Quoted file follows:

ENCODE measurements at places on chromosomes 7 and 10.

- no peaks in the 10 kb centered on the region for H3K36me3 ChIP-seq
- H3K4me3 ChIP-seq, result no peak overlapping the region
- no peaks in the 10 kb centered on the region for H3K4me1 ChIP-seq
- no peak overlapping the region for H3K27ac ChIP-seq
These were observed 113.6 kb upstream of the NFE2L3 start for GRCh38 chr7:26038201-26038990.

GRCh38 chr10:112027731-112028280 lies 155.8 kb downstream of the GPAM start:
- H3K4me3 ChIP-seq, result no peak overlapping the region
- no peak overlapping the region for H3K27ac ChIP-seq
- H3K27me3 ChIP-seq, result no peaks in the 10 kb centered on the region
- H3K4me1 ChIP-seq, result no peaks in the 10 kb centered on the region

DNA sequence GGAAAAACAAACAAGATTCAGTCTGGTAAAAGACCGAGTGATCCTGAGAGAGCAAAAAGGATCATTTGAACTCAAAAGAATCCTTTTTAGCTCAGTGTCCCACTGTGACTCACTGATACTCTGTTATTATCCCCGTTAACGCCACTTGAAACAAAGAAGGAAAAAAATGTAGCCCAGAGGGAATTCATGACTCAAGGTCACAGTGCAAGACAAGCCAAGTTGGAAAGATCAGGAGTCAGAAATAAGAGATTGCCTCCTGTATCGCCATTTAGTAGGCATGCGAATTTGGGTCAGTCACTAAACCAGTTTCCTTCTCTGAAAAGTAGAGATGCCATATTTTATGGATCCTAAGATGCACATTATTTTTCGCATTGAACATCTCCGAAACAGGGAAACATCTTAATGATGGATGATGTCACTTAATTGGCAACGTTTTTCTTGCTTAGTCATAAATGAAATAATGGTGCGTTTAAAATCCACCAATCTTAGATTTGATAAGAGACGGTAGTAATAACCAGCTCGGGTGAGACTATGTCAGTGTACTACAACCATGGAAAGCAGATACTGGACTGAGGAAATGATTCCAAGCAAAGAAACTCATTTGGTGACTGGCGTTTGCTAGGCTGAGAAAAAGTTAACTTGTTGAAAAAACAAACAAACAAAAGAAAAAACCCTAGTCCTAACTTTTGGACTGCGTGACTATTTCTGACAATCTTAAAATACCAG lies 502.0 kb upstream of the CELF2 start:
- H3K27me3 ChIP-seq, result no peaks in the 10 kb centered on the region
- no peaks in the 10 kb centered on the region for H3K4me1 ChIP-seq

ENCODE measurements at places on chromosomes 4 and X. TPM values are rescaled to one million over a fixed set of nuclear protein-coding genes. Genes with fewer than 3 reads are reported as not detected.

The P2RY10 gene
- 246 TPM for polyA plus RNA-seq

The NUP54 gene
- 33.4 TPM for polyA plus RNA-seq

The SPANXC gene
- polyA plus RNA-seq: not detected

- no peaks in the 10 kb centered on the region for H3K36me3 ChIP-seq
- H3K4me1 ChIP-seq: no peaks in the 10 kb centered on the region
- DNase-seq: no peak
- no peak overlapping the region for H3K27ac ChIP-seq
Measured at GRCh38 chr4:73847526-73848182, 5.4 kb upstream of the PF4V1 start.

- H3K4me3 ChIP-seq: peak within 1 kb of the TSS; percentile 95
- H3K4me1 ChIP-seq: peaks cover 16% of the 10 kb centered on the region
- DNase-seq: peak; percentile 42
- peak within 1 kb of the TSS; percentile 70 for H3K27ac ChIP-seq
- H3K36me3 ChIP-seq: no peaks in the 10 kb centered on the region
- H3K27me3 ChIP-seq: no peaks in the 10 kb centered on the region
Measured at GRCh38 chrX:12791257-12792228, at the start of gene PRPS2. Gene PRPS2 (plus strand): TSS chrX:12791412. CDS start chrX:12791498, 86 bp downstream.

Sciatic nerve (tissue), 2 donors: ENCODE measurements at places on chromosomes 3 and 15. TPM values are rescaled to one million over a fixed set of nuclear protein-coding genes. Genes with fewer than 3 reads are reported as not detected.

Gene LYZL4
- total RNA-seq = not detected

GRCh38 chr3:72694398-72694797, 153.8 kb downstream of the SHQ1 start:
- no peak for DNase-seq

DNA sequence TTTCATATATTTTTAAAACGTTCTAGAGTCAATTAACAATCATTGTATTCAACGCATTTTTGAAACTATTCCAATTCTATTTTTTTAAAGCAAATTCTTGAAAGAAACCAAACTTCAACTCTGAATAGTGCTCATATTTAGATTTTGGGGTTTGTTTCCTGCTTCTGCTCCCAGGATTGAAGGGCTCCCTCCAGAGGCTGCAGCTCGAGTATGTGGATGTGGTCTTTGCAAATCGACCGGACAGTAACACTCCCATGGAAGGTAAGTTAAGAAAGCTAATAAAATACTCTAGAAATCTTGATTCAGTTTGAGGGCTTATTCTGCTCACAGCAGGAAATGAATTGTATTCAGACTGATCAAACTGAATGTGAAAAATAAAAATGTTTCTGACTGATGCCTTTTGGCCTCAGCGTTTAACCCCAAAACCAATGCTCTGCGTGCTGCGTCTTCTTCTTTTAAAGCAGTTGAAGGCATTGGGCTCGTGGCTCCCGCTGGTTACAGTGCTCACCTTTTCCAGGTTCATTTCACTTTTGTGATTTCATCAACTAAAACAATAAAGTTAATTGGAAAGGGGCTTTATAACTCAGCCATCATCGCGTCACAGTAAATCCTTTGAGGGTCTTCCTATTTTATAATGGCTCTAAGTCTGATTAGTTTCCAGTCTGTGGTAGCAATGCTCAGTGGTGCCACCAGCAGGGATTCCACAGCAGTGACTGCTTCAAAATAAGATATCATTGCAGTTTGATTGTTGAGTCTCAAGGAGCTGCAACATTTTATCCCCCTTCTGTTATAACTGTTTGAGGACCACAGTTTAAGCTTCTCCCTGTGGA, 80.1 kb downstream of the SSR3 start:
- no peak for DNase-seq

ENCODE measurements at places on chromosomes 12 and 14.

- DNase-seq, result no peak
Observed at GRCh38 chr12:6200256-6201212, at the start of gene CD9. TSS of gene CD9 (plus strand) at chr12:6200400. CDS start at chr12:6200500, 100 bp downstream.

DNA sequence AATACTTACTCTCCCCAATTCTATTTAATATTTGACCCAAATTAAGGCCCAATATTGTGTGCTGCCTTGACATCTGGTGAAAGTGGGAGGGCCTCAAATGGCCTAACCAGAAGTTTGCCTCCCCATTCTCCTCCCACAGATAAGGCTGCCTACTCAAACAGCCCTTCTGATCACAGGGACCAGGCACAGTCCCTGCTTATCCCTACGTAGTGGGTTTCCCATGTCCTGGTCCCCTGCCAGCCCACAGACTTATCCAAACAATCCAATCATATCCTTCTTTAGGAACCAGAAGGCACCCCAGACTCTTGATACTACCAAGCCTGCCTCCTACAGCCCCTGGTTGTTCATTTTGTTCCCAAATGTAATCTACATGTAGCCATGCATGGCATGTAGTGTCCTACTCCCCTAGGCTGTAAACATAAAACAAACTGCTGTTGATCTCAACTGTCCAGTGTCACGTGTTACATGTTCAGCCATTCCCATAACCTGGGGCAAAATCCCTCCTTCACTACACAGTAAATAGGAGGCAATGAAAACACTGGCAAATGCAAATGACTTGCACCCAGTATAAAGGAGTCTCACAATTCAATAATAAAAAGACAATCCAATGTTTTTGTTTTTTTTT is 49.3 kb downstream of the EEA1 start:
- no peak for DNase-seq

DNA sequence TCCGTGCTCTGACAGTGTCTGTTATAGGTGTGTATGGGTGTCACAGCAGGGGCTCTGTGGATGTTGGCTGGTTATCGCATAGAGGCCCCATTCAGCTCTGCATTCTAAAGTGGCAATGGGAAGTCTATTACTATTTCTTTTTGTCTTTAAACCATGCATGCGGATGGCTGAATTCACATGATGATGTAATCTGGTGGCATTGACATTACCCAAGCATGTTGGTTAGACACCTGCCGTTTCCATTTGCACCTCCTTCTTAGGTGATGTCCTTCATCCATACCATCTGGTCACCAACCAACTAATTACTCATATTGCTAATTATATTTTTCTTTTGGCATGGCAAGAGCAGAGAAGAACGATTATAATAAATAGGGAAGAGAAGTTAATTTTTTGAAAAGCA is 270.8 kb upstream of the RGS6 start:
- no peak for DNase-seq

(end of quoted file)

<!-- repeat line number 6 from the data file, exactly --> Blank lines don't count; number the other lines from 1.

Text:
These were observed 113.6 kb upstream of the NFE2L3 start for GRCh38 chr7:26038201-26038990.